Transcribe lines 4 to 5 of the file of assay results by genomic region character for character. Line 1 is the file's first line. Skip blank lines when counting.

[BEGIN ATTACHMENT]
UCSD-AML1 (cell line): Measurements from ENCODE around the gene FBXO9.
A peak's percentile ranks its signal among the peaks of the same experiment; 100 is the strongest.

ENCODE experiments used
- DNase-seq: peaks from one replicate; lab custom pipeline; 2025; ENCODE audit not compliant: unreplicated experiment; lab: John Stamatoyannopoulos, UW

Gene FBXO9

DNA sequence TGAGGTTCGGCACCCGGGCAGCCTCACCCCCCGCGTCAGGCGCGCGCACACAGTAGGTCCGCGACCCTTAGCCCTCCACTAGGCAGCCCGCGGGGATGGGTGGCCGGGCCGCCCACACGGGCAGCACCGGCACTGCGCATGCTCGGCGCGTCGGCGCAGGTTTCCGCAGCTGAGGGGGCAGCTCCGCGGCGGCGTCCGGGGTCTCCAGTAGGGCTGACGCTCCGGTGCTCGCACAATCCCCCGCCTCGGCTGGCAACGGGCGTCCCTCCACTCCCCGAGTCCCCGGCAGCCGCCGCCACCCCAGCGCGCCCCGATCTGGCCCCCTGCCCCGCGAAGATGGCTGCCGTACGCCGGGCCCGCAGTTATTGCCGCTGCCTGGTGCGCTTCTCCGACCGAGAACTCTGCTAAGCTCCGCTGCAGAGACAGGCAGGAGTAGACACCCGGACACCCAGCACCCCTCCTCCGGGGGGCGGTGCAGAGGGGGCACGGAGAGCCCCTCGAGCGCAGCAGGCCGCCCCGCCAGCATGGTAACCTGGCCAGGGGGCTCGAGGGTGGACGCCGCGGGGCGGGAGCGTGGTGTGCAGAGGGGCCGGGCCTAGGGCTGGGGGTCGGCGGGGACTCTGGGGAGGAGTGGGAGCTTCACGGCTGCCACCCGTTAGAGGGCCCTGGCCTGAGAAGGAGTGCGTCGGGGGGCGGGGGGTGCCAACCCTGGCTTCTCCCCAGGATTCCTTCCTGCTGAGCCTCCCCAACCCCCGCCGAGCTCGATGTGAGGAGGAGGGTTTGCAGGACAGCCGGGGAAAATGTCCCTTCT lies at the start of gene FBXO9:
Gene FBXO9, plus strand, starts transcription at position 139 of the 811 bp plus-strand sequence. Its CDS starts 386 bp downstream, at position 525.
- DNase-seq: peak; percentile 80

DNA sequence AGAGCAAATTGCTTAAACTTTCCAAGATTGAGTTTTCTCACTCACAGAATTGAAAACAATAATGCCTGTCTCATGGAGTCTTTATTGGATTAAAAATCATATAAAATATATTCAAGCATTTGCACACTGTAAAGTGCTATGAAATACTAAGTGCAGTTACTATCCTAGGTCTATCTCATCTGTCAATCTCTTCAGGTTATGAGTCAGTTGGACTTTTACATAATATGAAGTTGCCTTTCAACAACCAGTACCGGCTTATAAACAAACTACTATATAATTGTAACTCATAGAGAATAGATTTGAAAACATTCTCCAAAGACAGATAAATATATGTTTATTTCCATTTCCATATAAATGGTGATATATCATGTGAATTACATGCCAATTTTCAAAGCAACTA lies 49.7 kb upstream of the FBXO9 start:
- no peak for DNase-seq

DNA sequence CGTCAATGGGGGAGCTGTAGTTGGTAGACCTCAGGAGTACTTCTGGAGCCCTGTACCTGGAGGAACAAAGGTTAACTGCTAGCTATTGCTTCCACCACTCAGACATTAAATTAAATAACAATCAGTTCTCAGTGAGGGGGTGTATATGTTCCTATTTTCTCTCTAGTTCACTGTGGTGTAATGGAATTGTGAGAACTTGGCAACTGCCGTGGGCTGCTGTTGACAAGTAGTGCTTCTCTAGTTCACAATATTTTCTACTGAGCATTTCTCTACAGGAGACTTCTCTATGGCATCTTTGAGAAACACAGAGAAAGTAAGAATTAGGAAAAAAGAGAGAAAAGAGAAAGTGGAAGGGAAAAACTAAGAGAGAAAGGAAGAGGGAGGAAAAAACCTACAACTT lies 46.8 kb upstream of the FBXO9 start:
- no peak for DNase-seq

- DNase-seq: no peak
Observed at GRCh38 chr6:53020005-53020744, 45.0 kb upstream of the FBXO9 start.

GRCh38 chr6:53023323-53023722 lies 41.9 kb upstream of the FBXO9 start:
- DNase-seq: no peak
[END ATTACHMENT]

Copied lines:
- DNase-seq: peaks from one replicate; lab custom pipeline; 2025; ENCODE audit not compliant: unreplicated experiment; lab: John Stamatoyannopoulos, UW

Gene FBXO9